South Korea demanded on Wednesday that Japan abandon plans for a scientific survey of disputed islets in waters between the two nations. But Tokyo refused, prompting South Korea to dispatch a flotilla of patrol boats to guard the territory.
One of two survey vessels docked on Japan’s west coast left port on Wednesday, headed for the islands. Japan has refused to provide a schedule; some news reports said the survey could start as soon as Thursday.
South Korean Foreign Minister Ban Ki-moon warned Japan not to go ahead, saying his country — which has long protested Japan’s repeated claims to the islets — was preparing for “all scenarios” in the dispute.
South Korean local media have reported that Seoul may try to capture Japanese vessels entering disputed waters.
“If Japan pushes ahead ... we will react sternly to it in accordance with international and domestic laws,” Ban told a nationally televised news conference. “The responsibility for all problems caused by this lies with Japan.”
“The government is preparing countermeasures for all scenarios,” Ban said without elaborating. He spoke after President Roh Moo-hyun held a sudden meeting with security ministers to discuss the dispute.
Later in the day, the South Korean parliament passed a resolution calling for a halt to the survey.
Roh blasts ‘offensive provocation’
Ban’s comments came after Roh on Tuesday called the survey, expected to last through the end of June, an “offensive provocation.”
Japan, however, has flatly refused to abandon the project. Chief Cabinet Secretary Shinzo Abe said on Wednesday that Japan’s right to the study was protected under international law.
“I would like the South Korean side to understand this point well,” Abe told reporters. “Japan will calmly proceed with its activities in line with international law.”
The bluster on both sides, however, was coupled with calls to find a diplomatic solution to the impasse. The two countries have sparred repeatedly in recent years over the islets, which rise from waters rich in fish and other national resources.
The dispute flared recently when Japan’s Education Ministry edited public school textbooks to say the volcanic outcroppings belong to Japan. Seoul’s ambassador to Japan issued a formal complaint over the change.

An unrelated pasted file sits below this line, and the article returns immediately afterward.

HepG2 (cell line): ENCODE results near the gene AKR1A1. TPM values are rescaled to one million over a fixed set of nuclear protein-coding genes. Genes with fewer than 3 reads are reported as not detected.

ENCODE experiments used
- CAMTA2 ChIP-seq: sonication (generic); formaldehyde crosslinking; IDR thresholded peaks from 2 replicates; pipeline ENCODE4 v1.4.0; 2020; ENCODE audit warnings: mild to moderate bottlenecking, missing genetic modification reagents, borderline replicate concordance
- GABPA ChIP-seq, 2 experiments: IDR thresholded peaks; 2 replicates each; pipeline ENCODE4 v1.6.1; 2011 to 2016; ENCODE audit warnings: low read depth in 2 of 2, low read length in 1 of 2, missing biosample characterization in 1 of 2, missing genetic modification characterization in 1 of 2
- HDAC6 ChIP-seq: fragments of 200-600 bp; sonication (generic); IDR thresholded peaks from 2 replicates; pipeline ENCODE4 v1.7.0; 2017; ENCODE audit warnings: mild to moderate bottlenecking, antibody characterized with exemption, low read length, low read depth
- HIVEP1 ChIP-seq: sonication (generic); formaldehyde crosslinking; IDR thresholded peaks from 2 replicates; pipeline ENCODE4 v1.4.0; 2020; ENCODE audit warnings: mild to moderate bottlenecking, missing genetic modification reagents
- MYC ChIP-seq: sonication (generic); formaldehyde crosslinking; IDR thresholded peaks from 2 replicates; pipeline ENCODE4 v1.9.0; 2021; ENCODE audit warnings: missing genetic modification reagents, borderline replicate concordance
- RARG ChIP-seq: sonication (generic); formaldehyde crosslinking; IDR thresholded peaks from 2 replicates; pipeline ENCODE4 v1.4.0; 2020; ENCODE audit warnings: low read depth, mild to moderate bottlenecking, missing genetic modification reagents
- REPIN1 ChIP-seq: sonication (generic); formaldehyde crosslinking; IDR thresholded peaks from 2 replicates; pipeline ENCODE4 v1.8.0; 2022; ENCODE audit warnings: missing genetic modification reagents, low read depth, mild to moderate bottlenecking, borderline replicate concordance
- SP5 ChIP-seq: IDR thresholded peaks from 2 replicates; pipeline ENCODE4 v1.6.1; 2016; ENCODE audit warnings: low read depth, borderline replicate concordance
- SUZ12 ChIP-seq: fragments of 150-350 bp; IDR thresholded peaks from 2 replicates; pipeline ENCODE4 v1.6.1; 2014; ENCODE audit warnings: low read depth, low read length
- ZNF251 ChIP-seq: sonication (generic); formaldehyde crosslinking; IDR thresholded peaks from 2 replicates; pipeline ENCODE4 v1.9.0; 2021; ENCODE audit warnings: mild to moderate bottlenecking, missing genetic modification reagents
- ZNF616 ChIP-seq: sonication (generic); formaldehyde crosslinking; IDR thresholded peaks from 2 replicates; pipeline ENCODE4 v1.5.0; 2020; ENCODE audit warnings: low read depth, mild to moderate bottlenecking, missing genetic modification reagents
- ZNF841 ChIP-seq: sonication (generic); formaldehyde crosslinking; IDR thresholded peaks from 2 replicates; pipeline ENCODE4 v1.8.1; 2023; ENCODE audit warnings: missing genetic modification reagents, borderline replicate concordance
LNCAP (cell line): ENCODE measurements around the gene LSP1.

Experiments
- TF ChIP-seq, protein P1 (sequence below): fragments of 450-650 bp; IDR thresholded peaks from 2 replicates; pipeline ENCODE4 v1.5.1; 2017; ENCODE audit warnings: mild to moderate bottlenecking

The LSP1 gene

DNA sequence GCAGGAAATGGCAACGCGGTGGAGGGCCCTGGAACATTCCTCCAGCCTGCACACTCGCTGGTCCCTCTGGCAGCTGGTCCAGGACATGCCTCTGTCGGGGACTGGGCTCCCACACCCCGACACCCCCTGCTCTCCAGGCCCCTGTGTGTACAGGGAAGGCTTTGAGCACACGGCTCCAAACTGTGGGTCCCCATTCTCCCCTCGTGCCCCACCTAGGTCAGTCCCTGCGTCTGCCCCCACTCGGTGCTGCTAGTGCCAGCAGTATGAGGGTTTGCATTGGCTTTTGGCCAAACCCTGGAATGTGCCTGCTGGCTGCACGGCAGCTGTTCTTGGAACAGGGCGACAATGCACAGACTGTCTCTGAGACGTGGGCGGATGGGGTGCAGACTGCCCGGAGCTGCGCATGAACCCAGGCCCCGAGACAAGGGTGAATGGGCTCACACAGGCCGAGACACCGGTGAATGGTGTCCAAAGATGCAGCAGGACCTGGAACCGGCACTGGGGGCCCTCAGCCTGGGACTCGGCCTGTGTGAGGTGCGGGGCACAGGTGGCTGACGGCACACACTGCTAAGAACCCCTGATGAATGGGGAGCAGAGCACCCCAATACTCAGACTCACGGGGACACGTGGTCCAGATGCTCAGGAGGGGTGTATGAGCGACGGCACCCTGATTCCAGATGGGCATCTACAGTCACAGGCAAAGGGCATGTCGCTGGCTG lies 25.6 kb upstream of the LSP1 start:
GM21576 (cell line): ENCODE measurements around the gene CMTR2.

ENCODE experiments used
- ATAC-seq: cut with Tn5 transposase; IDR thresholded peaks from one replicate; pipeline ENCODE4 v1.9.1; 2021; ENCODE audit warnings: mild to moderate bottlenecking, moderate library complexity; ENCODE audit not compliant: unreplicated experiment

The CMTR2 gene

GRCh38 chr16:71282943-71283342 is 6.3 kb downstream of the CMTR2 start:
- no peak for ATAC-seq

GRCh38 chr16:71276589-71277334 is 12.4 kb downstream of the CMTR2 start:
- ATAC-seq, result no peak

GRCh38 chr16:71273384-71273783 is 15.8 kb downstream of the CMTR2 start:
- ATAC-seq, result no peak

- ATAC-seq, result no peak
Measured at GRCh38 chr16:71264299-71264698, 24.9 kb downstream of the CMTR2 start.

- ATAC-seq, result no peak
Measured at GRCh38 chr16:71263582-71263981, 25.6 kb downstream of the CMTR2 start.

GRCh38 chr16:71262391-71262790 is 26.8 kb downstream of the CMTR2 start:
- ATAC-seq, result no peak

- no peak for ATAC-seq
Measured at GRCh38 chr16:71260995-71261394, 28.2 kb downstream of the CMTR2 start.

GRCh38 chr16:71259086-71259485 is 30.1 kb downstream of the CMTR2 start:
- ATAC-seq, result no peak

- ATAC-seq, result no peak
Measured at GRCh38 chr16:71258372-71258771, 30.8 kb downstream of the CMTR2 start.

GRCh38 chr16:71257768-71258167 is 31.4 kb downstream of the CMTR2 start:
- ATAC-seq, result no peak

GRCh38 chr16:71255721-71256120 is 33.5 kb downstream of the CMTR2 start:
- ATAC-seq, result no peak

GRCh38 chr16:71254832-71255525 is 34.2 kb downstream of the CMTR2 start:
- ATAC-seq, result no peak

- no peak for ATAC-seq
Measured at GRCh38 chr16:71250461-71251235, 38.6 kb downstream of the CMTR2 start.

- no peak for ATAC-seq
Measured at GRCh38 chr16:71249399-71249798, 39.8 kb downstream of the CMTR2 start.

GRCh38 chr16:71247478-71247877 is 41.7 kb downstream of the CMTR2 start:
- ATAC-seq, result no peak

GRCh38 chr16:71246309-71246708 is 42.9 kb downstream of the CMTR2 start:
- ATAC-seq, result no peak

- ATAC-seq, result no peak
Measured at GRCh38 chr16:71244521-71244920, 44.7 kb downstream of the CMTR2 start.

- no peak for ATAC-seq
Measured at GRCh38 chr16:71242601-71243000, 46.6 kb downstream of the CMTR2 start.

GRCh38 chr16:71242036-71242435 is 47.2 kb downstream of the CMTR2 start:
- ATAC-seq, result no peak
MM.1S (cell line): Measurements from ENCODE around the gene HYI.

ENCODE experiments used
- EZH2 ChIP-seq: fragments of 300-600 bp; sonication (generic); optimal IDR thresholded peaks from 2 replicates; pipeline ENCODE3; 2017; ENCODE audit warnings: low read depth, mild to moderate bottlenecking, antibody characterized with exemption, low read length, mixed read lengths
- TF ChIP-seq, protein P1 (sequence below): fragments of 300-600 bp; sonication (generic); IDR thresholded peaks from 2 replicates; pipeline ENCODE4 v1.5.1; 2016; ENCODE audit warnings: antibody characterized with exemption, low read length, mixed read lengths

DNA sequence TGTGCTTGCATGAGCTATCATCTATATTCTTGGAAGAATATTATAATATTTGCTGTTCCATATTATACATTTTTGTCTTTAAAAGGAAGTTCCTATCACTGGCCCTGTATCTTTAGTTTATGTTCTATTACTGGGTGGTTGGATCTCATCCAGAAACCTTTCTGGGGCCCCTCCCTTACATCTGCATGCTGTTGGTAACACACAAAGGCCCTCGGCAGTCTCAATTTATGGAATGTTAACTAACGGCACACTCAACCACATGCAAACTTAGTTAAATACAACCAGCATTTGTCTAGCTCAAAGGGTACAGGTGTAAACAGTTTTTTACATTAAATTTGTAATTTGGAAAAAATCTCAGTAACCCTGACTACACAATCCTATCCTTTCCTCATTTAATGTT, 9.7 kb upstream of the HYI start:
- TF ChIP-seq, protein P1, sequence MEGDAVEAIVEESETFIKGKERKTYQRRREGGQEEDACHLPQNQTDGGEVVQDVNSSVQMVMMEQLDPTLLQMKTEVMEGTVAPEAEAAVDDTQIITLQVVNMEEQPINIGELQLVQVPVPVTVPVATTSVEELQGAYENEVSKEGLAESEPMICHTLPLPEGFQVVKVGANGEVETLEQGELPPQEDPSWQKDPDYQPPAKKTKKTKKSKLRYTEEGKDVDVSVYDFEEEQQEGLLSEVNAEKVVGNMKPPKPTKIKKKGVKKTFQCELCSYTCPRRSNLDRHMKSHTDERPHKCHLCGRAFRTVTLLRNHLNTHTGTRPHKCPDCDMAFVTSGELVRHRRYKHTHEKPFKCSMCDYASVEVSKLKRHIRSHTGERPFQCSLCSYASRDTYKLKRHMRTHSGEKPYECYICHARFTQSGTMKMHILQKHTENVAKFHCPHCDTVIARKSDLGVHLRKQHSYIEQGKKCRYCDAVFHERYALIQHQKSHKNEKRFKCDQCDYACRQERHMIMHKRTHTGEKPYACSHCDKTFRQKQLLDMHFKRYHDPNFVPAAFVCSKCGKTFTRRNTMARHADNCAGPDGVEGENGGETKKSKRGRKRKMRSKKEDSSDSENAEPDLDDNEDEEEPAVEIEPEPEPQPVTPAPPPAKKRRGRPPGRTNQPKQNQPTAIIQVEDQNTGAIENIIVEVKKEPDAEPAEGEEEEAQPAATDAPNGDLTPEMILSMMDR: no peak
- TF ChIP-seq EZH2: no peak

The surveys are aimed at collecting hydrographic data. Japan’s Sankei and Asahi newspapers said the boats — 621-ton Meiyo and 605-ton Kaiyo — were to collect data before an international conference on ocean floor topography in June in Germany.
At the conference, South Korea was expected to propose its own name for the area surrounding the islets, the paper said. Seoul has long objected to the use of “Sea of Japan” to denote the body of water between Japan and the Korean Peninsula, preferring the name “East Sea.”
The island tiff comes amid rocky relations between the two Asian neighbors.
South Korea, which nurses angry memories of Japan’s harsh 1910-1945 colonization of the Korean Peninsula, has fervently objected to Japanese Prime Minister Junichiro Koizumi’s repeated visits to a Tokyo war shrine considered by critics to be a glorification of Japanese militarism.
Roh canceled a scheduled summit with Koizumi last year because of the shrine visits and later avoided a customary one-on-one meeting with the Japanese leader on the sidelines of a regional conference.
South Korea’s ambassador to Japan, Ra Jong-il, said that he’d seen relations between the two countries deteriorate in the two years since he arrived in Tokyo.
“This problem is another example of Japan’s long-standing attempt to distort history, and the problem must be resolved comprehensively,” he told reporters at the Japan Press Club.
Despite the political tension, however, economic and other exchanges between the two countries have remained intact and the two sides have also cooperated closely to resolve the dispute over North Korea’s nuclear program.